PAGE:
Thoughtful, detailed coverage of the Mac, iPhone, and iPad, plus the best-selling Take Control ebooks.

 

 

Pick an apple! 
 
Option-Click AirPort Menu for Network Details

If you hold down the Option key while clicking the AirPort menu in Mac OS X 10.5 Leopard, you'll see not just the names of nearby Wi-Fi networks, but additional details about the selected network. Details include the MAC address of the network, the channel used by the base station, the signal strength (a negative number; the closer to zero it is, the stronger the signal), and the transmit rate in megabits per second showing actual network throughput. If you hover the cursor over the name of a network to which you're not connected, a little yellow pop-up shows the signal strength and type of encryption.

 
 

AT&T Adds ExpressCard 3G Cell Data Option for MacBook Pro

Send Article to a Friend

MacBook Pro owners have typically had to rely on USB-based modems to use third-generation (3G) cellular networks. Nova Media offers an ExpressCard HSUPA option which can work with a MacBook Pro on AT&T's U.S. 3G network (and tons of networks in Europe), but which costs €299 ($438). The advantage of an ExpressCard is really the form factor, which hides most of the device other than the antenna - sometimes with an external booster option.

AT&T has now introduced what looks to be the same item from device maker Option, but fully within its subsidized grasp. AT&T's GT Ultra Express works with Mac OS X 10.4.10 and later, and costs nothing (after two rebates are sent in) with a two-year subscription to AT&T's data service; that subscription runs $60 per month for unlimited usage. The card will cost $49 with the same contract terms after the second rebate stops being part of a limited-time promotion.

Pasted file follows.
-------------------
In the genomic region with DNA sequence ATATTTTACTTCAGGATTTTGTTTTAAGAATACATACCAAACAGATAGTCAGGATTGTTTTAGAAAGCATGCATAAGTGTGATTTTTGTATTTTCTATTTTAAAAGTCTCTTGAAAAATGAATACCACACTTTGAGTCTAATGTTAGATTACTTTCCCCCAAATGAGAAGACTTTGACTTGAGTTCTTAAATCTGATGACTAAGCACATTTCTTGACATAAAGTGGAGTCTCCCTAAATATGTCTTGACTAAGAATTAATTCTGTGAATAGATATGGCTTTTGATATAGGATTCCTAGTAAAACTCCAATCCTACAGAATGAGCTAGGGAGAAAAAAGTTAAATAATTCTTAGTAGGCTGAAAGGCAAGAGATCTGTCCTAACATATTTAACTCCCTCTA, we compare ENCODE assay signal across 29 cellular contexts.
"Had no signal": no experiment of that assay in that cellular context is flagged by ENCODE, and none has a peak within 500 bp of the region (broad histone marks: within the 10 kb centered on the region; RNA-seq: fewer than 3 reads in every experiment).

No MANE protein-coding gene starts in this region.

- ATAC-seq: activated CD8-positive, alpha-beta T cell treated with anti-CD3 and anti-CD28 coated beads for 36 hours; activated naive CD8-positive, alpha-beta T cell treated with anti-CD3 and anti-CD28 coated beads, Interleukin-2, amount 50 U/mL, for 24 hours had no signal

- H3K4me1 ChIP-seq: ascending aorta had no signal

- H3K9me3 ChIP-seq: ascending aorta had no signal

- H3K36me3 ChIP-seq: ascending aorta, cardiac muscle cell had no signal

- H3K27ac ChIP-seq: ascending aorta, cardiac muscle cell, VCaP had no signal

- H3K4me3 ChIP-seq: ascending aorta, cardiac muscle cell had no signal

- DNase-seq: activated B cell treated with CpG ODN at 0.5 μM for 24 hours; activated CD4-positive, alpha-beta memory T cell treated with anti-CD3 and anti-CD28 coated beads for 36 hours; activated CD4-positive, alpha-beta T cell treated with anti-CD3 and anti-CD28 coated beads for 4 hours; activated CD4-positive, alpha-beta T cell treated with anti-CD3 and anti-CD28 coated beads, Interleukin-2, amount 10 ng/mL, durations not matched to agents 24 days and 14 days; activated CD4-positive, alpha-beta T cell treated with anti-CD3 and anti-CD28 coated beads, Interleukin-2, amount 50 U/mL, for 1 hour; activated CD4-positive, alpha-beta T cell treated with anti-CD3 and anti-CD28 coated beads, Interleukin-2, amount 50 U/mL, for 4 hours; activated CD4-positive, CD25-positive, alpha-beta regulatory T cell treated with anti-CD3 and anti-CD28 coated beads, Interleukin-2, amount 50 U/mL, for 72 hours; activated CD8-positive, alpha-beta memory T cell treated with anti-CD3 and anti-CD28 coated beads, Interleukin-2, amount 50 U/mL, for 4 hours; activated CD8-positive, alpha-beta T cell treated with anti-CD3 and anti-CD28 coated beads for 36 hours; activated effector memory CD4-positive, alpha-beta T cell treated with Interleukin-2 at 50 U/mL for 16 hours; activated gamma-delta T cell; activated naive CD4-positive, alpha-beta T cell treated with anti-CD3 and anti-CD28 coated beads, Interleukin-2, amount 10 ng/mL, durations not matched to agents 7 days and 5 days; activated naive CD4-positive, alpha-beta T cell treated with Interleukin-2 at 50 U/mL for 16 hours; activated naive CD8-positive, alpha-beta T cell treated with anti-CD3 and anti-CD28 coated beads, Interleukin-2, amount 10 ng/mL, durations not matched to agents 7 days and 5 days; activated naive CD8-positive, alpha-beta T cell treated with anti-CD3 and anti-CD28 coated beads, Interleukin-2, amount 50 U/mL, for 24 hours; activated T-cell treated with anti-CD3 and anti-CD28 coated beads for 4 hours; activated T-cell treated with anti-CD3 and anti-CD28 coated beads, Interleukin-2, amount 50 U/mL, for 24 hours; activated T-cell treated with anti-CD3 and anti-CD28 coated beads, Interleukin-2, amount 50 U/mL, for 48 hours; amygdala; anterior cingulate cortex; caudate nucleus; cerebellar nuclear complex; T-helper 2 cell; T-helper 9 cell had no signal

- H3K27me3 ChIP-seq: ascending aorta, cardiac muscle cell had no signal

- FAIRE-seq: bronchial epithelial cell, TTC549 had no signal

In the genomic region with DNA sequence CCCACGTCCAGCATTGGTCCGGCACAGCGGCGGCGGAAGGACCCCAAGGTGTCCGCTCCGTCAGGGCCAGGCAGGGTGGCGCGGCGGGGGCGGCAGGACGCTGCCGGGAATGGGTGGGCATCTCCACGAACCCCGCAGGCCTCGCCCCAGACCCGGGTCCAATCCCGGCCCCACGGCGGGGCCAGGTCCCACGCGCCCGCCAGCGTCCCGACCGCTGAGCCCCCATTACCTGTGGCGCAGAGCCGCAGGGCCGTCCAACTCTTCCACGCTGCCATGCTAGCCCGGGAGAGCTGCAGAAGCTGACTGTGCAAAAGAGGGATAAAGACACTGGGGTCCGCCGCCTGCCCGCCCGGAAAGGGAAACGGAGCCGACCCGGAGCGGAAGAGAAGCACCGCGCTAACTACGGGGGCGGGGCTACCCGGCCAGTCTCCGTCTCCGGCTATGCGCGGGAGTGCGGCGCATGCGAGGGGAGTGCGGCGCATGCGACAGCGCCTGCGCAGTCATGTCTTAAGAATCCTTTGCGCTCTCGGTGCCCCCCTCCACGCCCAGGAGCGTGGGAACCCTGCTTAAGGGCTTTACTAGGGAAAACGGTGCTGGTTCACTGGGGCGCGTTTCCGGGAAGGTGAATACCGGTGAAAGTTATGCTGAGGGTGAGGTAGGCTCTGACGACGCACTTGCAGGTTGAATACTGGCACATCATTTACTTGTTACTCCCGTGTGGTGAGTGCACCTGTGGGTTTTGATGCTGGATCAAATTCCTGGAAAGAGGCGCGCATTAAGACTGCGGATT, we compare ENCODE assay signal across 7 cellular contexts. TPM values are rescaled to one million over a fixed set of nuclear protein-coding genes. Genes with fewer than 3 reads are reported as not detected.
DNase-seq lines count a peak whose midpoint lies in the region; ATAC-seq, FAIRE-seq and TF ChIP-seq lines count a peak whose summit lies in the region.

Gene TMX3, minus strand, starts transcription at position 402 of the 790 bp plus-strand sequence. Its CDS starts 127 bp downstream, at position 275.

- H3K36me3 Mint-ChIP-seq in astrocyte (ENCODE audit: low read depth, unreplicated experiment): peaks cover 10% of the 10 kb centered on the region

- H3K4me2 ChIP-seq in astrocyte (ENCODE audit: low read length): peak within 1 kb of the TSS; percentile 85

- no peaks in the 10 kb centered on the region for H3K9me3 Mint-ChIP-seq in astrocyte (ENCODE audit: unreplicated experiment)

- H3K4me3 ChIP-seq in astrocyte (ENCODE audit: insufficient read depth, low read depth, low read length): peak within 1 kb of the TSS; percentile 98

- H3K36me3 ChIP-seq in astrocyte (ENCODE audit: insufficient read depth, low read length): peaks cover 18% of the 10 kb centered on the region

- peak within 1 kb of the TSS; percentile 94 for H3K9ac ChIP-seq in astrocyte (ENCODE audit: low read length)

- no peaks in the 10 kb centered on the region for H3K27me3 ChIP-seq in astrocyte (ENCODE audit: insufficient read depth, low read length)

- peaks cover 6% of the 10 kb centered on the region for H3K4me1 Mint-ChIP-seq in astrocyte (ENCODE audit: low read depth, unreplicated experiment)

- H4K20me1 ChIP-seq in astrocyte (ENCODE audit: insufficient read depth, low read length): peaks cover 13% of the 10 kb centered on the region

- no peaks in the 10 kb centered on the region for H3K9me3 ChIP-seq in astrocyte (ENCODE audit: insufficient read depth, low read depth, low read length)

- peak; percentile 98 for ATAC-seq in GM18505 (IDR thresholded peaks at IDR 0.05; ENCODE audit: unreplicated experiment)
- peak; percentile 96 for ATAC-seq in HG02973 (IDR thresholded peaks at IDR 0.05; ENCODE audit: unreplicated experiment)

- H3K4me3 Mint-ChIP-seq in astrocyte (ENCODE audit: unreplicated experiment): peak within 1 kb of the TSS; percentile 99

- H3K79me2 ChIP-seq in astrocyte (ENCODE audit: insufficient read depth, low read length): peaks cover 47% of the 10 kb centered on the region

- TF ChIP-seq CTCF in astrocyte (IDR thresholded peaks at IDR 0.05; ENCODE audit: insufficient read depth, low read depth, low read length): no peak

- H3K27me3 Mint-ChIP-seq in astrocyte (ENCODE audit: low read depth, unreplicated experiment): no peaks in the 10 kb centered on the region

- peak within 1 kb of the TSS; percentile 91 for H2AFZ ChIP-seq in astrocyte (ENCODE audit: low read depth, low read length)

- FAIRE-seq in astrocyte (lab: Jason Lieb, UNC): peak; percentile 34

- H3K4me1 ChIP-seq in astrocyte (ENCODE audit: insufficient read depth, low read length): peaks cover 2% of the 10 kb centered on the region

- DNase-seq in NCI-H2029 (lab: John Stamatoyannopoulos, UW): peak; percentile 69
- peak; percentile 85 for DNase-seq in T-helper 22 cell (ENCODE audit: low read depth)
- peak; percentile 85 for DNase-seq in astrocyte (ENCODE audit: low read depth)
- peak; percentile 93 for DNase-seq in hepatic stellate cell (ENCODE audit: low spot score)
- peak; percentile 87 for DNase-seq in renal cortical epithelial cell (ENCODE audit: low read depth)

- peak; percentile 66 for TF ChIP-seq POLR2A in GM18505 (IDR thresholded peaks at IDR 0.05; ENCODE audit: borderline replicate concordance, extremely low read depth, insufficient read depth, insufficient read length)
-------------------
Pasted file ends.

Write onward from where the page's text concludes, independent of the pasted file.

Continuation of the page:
In an unrelated move, Nova Media announced at the same time that their launch2net software (€75/$110) can provide a bit more control over these "new" devices from AT&T than does the free downloadable Mac OS X software. The Nova Media software provides statistics to monitor bandwidth rates and usage, as well as various connection controls.


The timing is nice, because this new card coincides with AT&T's announcement that they would increase upload speeds and add 80 cities (for a total of 350 cities) to their American 3G network deployment. (See "More Mileposts Along Road to 3G iPhone," 2008-02-06. For an explanation of the various technology used in AT&T's network, see "Starbucks Deal Brewed with AT&T Has Hints of Apple," 2008-02-12.)

The GT Ultra Express, along with an identically priced PC Card version called the GT Ultra, is tri-band for 3G flavors and quad-band for EDGE. This lets it work in what AT&T describes as 140 countries - watch those international roaming fees, however!

The Mac OS X software - in one version for 10.4.10, and another for 10.4.11 and 10.5.0 or later - can be downloaded from AT&T's support site.

 

CrashPlan is easy, secure backup that works everywhere. Back up
to your own drives, friends, and online with unlimited storage.
With 30 days free, backing up is one resolution you can keep.
Your life is digital; back it up! <http://tid.bl.it/code42-tb>